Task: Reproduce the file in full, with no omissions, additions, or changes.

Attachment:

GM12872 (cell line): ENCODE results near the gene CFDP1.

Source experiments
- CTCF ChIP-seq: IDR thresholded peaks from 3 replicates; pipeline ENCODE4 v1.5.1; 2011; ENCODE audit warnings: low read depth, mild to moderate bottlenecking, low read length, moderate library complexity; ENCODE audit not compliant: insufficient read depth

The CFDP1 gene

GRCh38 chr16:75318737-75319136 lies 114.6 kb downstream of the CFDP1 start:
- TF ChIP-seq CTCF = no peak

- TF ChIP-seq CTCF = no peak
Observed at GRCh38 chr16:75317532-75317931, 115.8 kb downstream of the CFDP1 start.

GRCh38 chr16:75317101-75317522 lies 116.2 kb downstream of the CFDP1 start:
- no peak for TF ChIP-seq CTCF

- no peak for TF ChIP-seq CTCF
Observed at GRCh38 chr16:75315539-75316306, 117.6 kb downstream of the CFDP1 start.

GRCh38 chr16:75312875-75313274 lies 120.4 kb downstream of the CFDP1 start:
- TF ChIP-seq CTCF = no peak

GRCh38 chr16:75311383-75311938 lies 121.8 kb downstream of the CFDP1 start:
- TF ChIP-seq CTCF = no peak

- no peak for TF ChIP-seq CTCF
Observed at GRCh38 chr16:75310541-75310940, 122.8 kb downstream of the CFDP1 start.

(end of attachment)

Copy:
GM12872 (cell line): ENCODE results near the gene CFDP1.

Source experiments
- CTCF ChIP-seq: IDR thresholded peaks from 3 replicates; pipeline ENCODE4 v1.5.1; 2011; ENCODE audit warnings: low read depth, mild to moderate bottlenecking, low read length, moderate library complexity; ENCODE audit not compliant: insufficient read depth

The CFDP1 gene

GRCh38 chr16:75318737-75319136 lies 114.6 kb downstream of the CFDP1 start:
- TF ChIP-seq CTCF = no peak

- TF ChIP-seq CTCF = no peak
Observed at GRCh38 chr16:75317532-75317931, 115.8 kb downstream of the CFDP1 start.

GRCh38 chr16:75317101-75317522 lies 116.2 kb downstream of the CFDP1 start:
- no peak for TF ChIP-seq CTCF

- no peak for TF ChIP-seq CTCF
Observed at GRCh38 chr16:75315539-75316306, 117.6 kb downstream of the CFDP1 start.

GRCh38 chr16:75312875-75313274 lies 120.4 kb downstream of the CFDP1 start:
- TF ChIP-seq CTCF = no peak

GRCh38 chr16:75311383-75311938 lies 121.8 kb downstream of the CFDP1 start:
- TF ChIP-seq CTCF = no peak

- no peak for TF ChIP-seq CTCF
Observed at GRCh38 chr16:75310541-75310940, 122.8 kb downstream of the CFDP1 start.